The COVID-19 pandemic has forced healthcare organizations to enhance care delivery. The very nature of employee benefits is changing dramatically, and group plans are becoming more complex. There is a growing need for healthcare institutions to demonstrate better organizational health, greater productivity, and favorable financial outcomes.
When making decisions about their benefits programs, employers think about the ways in which they can increase employee productivity, improve employee satisfaction, and improve employee health and well-being. But, it is also worthwhile to examine how COVID-19 is shaping trends in benefits planning for the year ahead.
How has 2020 changed employee expectations? What does 2021 have in store for employee benefits?
Telemedicine and Virtual Care
The COVID-19 pandemic has changed the way care is delivered, particularly with the accelerated adoption of telemedicine and virtual care. McKinsey estimates that up to $250 billion of current U.S. healthcare spending could potentially be virtualized.
Healthcare providers have moved care beyond the in-person clinical setting and employers are faced with the challenge of meeting the evolving needs of employees. To address the rising demand for virtualized care, many employees are given access to telemedicine services through their employer’s healthcare coverage.
Telemedicine visits allow employees to access primary care physicians within minutes to help diagnose their symptoms and provide treatment recommendations. The market is crowded with digital point solutions that address specific issues. But no solutions currently offer a comprehensive, evidence-based platform across a broad range of conditions. Creating these solutions is particularly important for employees living with comorbidities, who are much more likely to drive higher cost.
As employees become more aware of and educated about virtual care services, we will continue to see a rise in utilization. Integrating remote patient monitoring, virtual health coaching, and omnichannel communication on one platform will be some of the ways in which employers can maintain a competitive benefits offering in 2021.
Mental Health Claims
According to the Centers for Disease Control and Prevention (CDC), symptoms of anxiety and depressive disorder increased considerably in the U.S. during April-June of 2020, compared with the same period in 2019.
Many employers are now recognizing the increased need to support their employees during this time and are considering health plans that offer more mental health benefits. Through virtual care and the use of more longitudinal health records, employers can enable whole-person care that addresses the physical and psychological needs of employees.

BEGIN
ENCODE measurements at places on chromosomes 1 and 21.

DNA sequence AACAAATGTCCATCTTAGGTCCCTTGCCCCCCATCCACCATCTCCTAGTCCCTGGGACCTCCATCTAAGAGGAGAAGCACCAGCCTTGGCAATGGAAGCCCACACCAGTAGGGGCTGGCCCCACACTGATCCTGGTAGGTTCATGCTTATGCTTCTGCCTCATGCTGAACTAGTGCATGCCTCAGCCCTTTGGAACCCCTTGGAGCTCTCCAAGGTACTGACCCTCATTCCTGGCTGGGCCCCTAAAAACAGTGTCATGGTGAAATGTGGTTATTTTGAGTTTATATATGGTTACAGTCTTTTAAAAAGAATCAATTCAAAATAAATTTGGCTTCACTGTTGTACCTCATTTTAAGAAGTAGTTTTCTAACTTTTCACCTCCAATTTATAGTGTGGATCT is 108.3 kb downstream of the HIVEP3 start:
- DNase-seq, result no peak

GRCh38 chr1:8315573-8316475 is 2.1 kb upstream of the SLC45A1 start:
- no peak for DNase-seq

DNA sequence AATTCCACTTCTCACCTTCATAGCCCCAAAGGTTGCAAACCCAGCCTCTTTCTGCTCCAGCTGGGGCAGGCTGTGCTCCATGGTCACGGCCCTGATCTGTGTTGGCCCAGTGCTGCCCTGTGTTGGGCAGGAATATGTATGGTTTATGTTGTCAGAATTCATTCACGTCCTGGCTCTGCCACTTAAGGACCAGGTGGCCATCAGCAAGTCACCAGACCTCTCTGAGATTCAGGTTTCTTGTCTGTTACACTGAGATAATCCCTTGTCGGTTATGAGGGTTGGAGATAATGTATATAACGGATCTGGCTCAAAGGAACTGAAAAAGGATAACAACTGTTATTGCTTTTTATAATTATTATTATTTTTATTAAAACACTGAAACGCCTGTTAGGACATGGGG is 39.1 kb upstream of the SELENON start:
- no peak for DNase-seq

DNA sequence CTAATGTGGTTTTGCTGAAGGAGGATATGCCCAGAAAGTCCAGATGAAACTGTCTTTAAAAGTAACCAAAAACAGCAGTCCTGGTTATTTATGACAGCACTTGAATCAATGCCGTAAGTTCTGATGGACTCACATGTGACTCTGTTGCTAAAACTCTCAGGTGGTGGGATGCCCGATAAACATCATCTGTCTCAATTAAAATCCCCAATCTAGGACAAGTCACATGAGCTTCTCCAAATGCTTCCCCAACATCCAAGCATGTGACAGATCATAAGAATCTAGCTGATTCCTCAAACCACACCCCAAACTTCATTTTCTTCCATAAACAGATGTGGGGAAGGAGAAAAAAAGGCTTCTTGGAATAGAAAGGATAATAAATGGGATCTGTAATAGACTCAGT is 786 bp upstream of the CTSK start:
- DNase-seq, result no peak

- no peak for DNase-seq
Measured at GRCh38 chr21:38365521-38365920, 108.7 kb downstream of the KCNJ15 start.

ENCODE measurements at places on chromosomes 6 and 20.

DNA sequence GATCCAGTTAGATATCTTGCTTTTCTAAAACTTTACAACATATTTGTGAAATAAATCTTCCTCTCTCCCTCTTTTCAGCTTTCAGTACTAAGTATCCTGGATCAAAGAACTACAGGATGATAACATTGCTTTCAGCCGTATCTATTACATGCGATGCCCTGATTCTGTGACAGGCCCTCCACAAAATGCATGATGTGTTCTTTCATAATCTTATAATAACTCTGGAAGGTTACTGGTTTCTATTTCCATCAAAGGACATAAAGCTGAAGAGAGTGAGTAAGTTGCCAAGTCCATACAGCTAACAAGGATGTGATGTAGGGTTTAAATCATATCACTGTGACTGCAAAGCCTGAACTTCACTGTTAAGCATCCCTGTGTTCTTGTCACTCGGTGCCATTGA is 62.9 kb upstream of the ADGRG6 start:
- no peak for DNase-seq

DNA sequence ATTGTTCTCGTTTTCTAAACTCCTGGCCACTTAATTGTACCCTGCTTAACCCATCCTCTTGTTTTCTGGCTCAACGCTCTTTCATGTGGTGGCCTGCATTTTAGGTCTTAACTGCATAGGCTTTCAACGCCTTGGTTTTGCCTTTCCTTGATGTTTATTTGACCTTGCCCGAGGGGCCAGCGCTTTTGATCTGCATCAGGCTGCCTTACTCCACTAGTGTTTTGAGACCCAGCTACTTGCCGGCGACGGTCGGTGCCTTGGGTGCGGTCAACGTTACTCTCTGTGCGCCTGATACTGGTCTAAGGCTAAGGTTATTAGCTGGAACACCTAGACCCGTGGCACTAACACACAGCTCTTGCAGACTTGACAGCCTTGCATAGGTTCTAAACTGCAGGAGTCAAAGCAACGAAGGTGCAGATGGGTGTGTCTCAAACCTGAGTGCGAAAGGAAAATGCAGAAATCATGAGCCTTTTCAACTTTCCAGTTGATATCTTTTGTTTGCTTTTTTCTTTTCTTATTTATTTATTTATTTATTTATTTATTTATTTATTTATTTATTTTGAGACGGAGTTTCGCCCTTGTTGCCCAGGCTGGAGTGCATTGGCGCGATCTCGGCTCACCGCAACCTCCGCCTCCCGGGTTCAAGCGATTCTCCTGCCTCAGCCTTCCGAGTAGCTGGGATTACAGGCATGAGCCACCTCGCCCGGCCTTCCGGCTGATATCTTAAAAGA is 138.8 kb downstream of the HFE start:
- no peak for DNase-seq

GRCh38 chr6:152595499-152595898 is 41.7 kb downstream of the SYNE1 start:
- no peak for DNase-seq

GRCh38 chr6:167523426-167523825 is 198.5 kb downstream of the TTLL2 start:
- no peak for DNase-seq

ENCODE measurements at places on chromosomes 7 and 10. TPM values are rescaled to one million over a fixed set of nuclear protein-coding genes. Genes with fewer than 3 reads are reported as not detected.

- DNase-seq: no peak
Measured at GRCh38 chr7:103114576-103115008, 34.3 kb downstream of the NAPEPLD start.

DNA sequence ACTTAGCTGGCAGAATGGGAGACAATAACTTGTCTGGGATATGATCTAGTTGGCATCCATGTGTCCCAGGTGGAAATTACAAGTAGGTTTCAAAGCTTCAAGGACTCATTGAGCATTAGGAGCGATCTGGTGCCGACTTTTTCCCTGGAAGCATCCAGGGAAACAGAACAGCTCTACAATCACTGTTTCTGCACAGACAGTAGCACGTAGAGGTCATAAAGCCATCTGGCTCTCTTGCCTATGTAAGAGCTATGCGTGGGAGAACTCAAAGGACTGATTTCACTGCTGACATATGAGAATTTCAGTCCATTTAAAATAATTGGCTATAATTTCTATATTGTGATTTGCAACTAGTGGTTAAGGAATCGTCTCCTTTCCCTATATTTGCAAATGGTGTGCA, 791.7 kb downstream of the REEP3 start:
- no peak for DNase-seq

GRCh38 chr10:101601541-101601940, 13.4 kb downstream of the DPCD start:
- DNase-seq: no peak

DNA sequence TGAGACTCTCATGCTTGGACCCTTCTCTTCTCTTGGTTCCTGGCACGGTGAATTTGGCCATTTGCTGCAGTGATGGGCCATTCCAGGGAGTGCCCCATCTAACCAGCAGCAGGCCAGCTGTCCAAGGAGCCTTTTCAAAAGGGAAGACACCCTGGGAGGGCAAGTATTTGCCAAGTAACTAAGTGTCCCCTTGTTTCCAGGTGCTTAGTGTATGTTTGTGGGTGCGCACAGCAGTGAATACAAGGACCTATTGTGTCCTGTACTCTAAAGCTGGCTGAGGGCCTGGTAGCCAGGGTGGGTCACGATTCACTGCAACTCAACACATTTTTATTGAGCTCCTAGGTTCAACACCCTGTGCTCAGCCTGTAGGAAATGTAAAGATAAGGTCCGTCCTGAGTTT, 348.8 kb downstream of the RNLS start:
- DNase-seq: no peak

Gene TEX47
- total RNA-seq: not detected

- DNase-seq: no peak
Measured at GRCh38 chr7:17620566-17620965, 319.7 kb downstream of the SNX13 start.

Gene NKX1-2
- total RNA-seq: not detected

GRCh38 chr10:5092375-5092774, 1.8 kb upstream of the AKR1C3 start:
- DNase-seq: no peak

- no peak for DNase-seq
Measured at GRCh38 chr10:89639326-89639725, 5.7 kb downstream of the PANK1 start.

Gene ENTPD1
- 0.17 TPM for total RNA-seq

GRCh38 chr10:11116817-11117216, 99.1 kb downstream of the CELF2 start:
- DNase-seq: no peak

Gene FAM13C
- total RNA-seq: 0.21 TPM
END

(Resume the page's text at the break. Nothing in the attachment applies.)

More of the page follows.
Chronic Care Management
According to a CDC report, chronic disease is the leading cause of death and disability in the U.S. and is also the leading driver of the nation’s $3.5 trillion in annual healthcare costs. During the COVID-19 pandemic, people living with chronic conditions have largely been left to self-manage.
Employers need to address this gap in care and support employees and their families living with chronic conditions — or facing emerging risk— in managing their health and well-being. This can be done by connecting them with health coaches, using a digital coaching platform to enable timely and real-time interventions.
According to the 2021 Large Employers’ Health Care Strategy and Plan Design Survey, 80% of employers believe that virtual care will have a significant impact on how care is delivered in the future. By connecting employees with a healthcare provider on the phone or online, employers can offer a curated network of virtual care programs that address the most prevalent and costly conditions.
Personalized interventions through better communication
Employers need to offer benefits that meet the needs of their unique employee population and also address those who need additional support. Virtual care and telemedicine allow employers to offer broader options across traditional healthcare, including financial and lifestyle categories.
Accessing real-time data can help employers track the right people at the right time to provide timely interventions. This enables employers to deliver tailored recommendations to each demographic in the workforce.
After all the changes employees have been forced to go through in the past year, keeping them engaged, productive, and motivated is essential to company health. The keys to doing this are to keep channels of communication open and to use these channels frequently. Engaging with employees and collecting feedback from them will also foster a sense of security and trust among the workforce.
Employers can prepare for a post-pandemic environment by revamping their benefits plans to support and motivate employees. With a combination of employee insights, data analytics, and virtual care, employers can develop benefits that are tailored to the needs of any segment of the workforce.
To learn how you can manage the growing burden of chronic conditions through a virtual care solution, get a demo.
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